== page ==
Arnold Elzey Jones Jr. (December 18, 1816 – February 21, 1871), known for much of his life simply as Arnold Elzey, was a soldier in both the United States Army and the Confederate Army, serving as a major general in the American Civil War. At First Manassas, he became one of the few officers ever to receive an on-the-field promotion to general by President Jefferson Davis. He commanded a brigade in Stonewall Jackson’s Valley Campaign, and was badly wounded at Gaines Mill, ending his active field career.
|Arnold Elzey Jones Jr.|
December 18, 1816|
Somerset County, Maryland, U.S.
February 21, 1871 (aged 54)|
Baltimore, Maryland, U.S.
United States Army|
|Years of service||
Major General (CSA)
American Civil War
Early life and careerEdit
Jones was born on the "Elmwood" plantation along the Manokin River in Somerset County, Maryland. His parents were Colonel Arnold Elzey Jones and Anne Wilson (née Jackson) Jones. He graduated from the United States Military Academy 33rd in the Class of 1837.
Soon afterward, he dropped Jones from his name, going for the rest of his life simply as Arnold Elzey.[why?] He was assigned to the 2nd U.S. Artillery and sent to Florida to fight in the Second Seminole War before being assigned to duty at Detroit, Michigan, during a series of territorial disputes between the U.S and Canada. Promoted to first lieutenant in November 1839, he spent the next few years on recruiting duty.
During the Mexican-American War, he was cited for bravery during the battles of Contreras and Churubusco. He was granted a brevet promotion to captain. He also participated in engagements at Fort Brown, Vera Cruz, Cerro Gordo, Molino del Rey, Chapultepec, and the capture of the City of Mexico.
Following the war, Elzey was formally promoted to the full rank of captain on February 14, 1849. He served in Florida a second time during the Third Seminole War in 1849-50, and again in 1856. He also commanded Augusta Arsenal.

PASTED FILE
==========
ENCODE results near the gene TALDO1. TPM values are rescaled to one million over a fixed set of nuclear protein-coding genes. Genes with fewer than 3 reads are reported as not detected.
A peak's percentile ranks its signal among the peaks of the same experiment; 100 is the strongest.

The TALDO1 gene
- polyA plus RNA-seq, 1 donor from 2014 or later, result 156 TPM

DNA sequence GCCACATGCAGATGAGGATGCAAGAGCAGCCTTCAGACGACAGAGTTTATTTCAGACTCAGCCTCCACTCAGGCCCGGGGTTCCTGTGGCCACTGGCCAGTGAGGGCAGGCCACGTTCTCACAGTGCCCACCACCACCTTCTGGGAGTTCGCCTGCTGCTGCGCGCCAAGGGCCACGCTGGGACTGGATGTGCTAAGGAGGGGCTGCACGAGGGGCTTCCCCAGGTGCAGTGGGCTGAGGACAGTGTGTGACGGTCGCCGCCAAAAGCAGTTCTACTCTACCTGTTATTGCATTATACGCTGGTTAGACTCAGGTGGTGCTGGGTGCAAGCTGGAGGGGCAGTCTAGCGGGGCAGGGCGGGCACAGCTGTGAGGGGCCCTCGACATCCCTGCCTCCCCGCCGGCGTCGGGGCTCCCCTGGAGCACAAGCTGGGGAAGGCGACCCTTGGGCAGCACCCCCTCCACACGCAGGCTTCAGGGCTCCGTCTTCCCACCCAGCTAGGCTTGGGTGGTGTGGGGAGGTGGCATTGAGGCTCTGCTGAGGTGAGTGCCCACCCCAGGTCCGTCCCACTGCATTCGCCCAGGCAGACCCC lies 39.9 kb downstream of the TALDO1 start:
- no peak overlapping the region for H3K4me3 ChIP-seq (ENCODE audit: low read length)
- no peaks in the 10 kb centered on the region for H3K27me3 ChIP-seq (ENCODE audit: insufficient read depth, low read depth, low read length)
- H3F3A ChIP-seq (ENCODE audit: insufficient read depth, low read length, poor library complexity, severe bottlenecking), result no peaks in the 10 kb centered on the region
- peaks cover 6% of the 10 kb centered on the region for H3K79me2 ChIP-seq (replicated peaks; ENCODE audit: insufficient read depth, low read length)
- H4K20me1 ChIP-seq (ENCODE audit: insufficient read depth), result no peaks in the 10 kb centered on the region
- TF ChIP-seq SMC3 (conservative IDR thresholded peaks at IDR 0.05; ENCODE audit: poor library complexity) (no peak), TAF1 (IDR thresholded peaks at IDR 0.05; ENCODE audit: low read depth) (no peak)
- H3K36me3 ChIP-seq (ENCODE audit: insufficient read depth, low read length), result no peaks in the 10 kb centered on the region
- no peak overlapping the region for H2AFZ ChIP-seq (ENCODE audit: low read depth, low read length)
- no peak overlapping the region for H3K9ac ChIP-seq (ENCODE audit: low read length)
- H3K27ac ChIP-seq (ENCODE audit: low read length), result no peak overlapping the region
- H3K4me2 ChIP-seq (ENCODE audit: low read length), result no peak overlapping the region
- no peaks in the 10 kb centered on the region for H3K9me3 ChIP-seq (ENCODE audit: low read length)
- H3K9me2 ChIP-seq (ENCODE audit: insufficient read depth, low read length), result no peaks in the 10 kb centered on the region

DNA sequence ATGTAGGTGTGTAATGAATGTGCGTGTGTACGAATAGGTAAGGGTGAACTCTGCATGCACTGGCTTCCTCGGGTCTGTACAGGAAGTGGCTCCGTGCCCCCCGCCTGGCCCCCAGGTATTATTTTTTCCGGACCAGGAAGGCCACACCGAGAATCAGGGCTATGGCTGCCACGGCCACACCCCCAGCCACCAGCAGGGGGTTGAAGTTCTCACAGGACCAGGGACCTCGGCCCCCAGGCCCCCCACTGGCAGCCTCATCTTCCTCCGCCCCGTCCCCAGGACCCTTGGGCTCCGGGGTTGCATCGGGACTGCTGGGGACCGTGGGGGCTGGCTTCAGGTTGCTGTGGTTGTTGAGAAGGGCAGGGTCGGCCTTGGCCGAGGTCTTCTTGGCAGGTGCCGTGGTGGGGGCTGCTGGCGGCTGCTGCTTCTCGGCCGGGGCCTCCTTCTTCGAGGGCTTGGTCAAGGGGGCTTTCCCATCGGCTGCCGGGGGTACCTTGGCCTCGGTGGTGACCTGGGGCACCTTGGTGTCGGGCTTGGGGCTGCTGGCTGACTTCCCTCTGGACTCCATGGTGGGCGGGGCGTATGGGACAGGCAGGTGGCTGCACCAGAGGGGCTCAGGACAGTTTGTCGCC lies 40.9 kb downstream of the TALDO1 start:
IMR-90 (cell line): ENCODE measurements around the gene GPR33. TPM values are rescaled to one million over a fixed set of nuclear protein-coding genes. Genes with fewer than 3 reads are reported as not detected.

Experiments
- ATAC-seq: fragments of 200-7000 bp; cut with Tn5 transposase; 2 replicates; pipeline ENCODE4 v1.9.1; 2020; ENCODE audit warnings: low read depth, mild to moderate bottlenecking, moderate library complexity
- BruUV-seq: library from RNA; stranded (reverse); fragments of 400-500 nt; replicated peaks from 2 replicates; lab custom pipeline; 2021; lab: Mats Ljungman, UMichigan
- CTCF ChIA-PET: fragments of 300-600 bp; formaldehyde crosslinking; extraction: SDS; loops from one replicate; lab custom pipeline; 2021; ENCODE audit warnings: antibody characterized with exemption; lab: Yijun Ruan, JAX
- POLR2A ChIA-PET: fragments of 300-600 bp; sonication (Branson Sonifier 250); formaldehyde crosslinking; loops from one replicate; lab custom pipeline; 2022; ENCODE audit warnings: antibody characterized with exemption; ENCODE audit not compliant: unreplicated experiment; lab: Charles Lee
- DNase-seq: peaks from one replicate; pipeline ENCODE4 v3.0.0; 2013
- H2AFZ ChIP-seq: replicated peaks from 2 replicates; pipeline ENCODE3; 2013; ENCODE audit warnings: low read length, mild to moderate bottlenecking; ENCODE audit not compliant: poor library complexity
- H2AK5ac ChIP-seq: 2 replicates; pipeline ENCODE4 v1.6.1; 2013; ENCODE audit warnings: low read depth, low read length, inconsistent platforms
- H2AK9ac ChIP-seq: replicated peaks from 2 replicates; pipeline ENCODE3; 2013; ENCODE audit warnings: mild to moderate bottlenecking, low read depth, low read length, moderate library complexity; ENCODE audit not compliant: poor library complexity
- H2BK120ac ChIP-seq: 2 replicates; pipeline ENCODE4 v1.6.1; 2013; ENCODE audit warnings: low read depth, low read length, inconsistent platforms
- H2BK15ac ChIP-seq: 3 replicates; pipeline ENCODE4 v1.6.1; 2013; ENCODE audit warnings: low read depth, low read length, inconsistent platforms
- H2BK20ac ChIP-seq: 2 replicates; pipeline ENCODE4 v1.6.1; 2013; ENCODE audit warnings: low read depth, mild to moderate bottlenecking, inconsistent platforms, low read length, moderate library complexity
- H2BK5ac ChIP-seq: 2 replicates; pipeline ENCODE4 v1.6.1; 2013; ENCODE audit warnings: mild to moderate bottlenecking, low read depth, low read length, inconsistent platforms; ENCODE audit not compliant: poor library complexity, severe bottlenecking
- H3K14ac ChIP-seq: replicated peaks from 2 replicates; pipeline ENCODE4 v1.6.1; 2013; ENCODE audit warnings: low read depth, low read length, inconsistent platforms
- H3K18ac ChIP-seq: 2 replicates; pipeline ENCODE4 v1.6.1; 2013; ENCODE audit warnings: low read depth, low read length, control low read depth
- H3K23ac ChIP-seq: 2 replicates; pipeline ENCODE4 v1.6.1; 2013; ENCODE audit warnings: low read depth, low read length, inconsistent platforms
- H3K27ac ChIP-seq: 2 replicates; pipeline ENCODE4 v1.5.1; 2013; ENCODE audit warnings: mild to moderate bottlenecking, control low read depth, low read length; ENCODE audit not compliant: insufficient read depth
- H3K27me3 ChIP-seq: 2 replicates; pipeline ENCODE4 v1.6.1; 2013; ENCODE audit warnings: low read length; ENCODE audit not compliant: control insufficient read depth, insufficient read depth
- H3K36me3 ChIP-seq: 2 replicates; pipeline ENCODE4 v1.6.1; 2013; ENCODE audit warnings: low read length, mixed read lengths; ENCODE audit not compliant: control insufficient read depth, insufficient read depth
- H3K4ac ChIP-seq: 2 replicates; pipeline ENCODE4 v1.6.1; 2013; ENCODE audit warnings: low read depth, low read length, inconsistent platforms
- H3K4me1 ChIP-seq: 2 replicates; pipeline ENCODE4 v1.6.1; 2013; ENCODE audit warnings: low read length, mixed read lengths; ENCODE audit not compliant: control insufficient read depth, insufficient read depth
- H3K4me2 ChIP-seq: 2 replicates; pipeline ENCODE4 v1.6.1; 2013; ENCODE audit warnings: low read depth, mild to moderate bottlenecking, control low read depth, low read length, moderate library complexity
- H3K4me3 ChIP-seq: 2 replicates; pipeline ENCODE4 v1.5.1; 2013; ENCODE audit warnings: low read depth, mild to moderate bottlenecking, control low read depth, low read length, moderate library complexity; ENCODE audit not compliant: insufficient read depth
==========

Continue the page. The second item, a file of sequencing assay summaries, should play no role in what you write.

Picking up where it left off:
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Following the secession of several Southern states and the formation of the Confederate States of America, Elzey surrendered Augusta Arsenal to the Confederates in January 1861 and took his men to Washington, D.C. in early April 1861. He resigned his commission on April 25, 1861, and traveled to Richmond, Virginia, where he joined the Confederate army with the initial rank of colonel of the newly formed 1st Maryland Infantry, CSA.
He was assigned to the brigade of Brigadier General Edmund Kirby Smith and fought in the First Battle of Manassas. When Smith was wounded during the afternoon, Elzey, as the senior colonel, assumed command and led a successful charge, for which he received the thanks of commanding general P.G.T. Beauregard. He was promoted on the field to brigadier general by Jefferson Davis.
In 1862, the following year, Elzey commanded a brigade under Richard S. Ewell during Stonewall Jackson's Valley Campaign. He was wounded in the leg and had his horse shot under him at the Battle of Cross Keys.
Elzey was shot through the head at the Battle of Gaines Mill, a serious wound that kept him from active field command for the rest of the war. After he had recovered sufficiently to perform administrative and desk duty, he was promoted to major general dating from December 4, 1862. He was assigned command of the Department of Richmond and charged with the defense of the Confederacy's capital city. He dealt with a raid by George Stoneman's Union cavalry during the Chancellorsville Campaign, as well as Union gunboats that summer that threatened Richmond from the James River. Later relieved of command, he raised the Local Defense Brigade, a militia group consisting primarily of government clerks. He also helped organize the Virginia state reserves.
Elzey was assigned as the Chief of Artillery for the Army of Tennessee and traveled to Georgia to serve under John Bell Hood. However, he missed Hood's disastrous Franklin-Nashville Campaign. With Hood's army essentially wrecked, Elzey was relieved of duty on February 17, 1865, and then assumed command of militia at Augusta, Georgia. Following the collapse of the Confederacy, he was paroled in Washington, Georgia, in May 1865.
After the war, Elzey returned to his native Maryland and retired with his wife and son to a small farm near Jessup's Cut, Anne Arundel County, Maryland. He died in Baltimore and was buried there in Green Mount Cemetery.
- Warner, p. 82.
- Appleton's Cyclopedia.
- Heidler, p. 649.
- Warner, p. 83.
- Eicher, John H., and David J. Eicher, Civil War High Commands. Stanford: Stanford University Press, 2001. ISBN 978-0-8047-3641-1.
- Heidler, David Stephen, Jeanne T. Heidler, and David J. Coles, Encyclopedia of the American Civil War: A Political, Social, and Military History, W. W. Norton, 2002. ISBN 0-393-04758-X.
- Sifakis, Stewart. Who Was Who in the Civil War. New York: Facts On File, 1988. ISBN 978-0-8160-1055-4.
- Warner, Ezra J. Generals in Gray: Lives of the Confederate Commanders. Baton Rouge: Louisiana State University Press, 1959. ISBN 978-0-8071-0823-9.